'It was the first time I had heard anything from English Heritage,' says Brian Martin, the headmaster. 'I know that we'd had an increasing number of architectural buffs coming to visit Templewood, but my first contact with English Heritage was when a great pile of information came last week saying that this was now a listed building. I haven't had time to digest all the paperwork, so I'm not too sure quite how the listing will affect us. Will we get grants to fix the windows? ('Very likely,' says Martin Cherry, of English Heritage); will we be allowed to make changes to the interior when we need to? ('Yes; but with help on hand from our architectural experts,' says Mr Cherry).
'It is a good building,' says Mr Martin, 'although it's hardly famous. It was designed rather like a prefab for a short life; the fact that it has lasted 40 years and is still going strong says a lot about the skill and concern of the young architects who designed it. Our best known ex-pupil is Virginia Bottomley, who was here for a few terms; I wonder if she remembers Templewood . . . I don't expect so; it's just the sort of school that represents the idealistic days of the welfare state that Mrs Bottomley and her colleagues so despise.
'We've got a number of problems that I hope our listed status will help us to put right. The school was built in a grove of mature trees. During the recent dry summers, the trees have been pushing out roots in search of water; they've broken into the drains and caused brick tiles to crack. The flat roof needs a bit of remedial work and insulation is a bit of a problem. In the winter the heat loss through the big windows - delightful in spring and autumn - is a problem; the old boiler pounds away non-stop to cope with the demands the building places on it. But what a lovely school, really: it is light and airy, planned very logically on a generous scale and has what feels like a lovely rural setting, even though it's in the centre of town.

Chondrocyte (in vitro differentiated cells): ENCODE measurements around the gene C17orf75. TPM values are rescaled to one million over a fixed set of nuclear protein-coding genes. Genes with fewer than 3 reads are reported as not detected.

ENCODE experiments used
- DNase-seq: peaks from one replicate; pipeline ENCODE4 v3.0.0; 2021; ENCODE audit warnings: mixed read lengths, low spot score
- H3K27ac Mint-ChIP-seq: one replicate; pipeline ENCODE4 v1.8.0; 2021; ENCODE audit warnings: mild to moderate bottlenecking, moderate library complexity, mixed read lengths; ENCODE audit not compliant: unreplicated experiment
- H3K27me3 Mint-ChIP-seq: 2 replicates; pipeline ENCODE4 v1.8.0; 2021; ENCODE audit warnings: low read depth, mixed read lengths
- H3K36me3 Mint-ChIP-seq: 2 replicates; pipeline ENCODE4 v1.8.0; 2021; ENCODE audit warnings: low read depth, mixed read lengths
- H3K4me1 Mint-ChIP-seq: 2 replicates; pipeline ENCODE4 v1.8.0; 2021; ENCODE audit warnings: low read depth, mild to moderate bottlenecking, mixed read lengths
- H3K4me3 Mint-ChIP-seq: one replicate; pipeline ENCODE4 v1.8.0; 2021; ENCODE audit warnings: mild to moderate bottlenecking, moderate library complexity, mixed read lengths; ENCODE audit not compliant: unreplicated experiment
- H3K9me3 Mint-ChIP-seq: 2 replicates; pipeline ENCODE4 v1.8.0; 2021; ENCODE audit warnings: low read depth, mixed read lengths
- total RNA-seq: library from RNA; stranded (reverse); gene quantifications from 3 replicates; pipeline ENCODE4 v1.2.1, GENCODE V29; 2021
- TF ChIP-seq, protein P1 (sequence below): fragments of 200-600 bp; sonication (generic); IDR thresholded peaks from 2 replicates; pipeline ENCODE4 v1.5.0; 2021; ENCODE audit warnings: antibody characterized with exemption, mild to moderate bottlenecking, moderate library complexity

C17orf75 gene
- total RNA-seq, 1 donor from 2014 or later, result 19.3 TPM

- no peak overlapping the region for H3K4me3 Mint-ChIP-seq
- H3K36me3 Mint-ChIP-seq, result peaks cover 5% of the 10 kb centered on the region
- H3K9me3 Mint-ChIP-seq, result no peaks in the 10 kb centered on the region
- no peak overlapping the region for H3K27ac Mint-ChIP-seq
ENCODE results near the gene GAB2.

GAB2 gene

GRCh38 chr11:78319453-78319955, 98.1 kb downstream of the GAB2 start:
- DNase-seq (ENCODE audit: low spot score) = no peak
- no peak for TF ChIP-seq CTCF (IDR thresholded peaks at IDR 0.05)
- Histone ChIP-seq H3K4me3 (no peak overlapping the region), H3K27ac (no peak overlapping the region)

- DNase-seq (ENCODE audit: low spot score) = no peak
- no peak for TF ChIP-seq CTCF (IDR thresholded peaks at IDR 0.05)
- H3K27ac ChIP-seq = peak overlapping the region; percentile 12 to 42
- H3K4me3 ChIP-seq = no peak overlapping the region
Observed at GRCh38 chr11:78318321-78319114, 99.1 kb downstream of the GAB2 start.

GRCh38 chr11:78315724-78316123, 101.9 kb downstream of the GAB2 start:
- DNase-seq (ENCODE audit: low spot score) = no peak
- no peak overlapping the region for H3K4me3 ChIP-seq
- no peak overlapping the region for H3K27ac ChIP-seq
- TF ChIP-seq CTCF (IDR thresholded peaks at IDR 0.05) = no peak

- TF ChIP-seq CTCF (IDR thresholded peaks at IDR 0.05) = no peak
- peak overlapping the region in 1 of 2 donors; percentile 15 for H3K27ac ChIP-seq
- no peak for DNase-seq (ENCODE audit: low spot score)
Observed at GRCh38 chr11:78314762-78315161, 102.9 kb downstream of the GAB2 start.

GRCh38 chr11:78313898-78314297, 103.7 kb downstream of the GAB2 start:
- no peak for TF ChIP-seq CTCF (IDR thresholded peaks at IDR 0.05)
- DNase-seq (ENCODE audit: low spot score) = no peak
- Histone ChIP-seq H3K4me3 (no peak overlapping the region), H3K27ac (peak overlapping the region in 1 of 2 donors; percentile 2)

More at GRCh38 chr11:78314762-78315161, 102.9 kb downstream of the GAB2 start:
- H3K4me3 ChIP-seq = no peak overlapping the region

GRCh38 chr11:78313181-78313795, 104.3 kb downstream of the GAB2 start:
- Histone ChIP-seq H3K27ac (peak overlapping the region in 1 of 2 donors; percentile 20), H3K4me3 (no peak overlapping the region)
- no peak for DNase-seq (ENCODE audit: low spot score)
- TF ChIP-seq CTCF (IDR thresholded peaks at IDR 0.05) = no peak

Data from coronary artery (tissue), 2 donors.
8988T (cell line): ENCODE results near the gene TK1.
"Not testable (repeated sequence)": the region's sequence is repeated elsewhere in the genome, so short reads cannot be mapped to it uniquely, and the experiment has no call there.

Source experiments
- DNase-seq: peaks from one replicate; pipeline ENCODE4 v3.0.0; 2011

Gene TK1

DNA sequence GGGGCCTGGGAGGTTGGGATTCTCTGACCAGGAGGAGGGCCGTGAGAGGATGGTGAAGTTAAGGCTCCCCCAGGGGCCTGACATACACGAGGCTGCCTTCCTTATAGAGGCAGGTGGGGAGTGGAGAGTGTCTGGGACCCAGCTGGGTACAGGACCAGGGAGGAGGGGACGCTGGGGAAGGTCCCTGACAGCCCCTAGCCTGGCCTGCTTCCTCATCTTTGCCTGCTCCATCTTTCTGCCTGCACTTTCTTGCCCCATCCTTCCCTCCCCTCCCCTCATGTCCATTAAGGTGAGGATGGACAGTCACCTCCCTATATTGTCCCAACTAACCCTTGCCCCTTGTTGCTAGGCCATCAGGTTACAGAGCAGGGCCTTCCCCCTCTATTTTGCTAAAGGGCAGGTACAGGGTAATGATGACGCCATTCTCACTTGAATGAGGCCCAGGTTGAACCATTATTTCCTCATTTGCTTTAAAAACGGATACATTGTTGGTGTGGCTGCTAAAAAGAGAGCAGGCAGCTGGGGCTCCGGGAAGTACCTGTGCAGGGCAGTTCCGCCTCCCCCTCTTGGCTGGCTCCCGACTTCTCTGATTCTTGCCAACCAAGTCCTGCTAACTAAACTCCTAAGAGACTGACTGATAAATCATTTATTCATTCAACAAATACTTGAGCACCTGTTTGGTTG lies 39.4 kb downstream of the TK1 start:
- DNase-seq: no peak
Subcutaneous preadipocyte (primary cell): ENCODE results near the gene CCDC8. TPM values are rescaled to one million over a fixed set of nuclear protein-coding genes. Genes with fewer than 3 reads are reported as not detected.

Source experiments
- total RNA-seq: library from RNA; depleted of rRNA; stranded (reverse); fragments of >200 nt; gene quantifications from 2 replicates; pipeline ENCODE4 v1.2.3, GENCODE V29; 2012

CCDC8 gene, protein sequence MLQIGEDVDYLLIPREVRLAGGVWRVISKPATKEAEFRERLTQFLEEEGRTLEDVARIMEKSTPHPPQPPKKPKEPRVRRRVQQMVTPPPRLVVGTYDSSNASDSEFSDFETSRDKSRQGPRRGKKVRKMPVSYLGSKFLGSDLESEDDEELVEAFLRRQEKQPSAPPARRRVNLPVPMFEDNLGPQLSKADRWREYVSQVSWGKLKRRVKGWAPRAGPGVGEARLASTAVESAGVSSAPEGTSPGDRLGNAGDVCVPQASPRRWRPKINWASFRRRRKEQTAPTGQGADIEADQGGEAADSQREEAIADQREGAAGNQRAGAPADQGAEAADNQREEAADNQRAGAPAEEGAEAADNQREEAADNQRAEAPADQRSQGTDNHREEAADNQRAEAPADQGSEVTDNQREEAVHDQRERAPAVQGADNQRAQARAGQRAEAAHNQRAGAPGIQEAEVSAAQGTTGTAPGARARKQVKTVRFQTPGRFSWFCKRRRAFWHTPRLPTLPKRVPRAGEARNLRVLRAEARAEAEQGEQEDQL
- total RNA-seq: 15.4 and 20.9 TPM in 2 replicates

'Our real problem though has nothing to do with architecture and listing. We simply haven't got very much money to spend and we might have to consider looking at grant-aided status, which would apparently increase our income by pounds 100,000 in the first year. I suppose that would be a move against the spirit of those who commissioned and designed Templewood school - that was a more innocent and caring age - but I'm sure it would make Mrs Bottomley as well as the Department of National Heritage take a sudden interest in us.'
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